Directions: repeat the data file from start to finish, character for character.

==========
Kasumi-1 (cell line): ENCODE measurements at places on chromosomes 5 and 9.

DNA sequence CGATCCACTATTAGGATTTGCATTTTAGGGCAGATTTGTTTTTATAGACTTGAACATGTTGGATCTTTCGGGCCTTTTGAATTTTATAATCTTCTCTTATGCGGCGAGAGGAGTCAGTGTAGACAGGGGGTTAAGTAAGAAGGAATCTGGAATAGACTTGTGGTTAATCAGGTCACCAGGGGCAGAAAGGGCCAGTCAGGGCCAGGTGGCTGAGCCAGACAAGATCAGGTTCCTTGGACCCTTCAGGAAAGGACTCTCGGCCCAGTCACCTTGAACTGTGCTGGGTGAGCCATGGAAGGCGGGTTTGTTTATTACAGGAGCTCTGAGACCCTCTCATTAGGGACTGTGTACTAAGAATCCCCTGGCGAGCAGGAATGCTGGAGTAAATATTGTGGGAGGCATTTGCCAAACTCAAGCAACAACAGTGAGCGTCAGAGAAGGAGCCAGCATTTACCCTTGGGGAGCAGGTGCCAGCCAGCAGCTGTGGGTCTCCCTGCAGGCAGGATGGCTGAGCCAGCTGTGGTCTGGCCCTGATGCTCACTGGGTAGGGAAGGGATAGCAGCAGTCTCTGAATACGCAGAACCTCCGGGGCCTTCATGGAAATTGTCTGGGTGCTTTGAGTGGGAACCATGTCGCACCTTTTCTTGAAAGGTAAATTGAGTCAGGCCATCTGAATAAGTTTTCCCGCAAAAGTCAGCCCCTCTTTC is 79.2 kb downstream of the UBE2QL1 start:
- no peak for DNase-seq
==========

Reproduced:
Kasumi-1 (cell line): ENCODE measurements at places on chromosomes 5 and 9.

DNA sequence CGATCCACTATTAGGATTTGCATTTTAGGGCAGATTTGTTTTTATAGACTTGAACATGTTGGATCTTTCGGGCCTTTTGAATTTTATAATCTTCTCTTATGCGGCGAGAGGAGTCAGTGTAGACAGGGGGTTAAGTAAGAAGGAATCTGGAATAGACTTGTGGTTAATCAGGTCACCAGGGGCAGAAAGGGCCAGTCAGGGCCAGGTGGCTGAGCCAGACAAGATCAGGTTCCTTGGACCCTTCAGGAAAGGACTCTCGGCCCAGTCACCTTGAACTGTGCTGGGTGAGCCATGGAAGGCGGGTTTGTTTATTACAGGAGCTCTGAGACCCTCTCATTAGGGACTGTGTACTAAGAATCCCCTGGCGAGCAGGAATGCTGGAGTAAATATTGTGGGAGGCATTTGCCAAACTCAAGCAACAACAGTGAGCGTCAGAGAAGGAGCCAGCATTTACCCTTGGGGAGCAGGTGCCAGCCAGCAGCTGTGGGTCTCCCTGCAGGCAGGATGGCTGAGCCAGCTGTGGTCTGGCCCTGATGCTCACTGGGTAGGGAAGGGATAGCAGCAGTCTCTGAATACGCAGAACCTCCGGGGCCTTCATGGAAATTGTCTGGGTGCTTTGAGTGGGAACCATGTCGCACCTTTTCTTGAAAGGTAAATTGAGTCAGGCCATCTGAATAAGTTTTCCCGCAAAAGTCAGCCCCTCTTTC is 79.2 kb downstream of the UBE2QL1 start:
- no peak for DNase-seq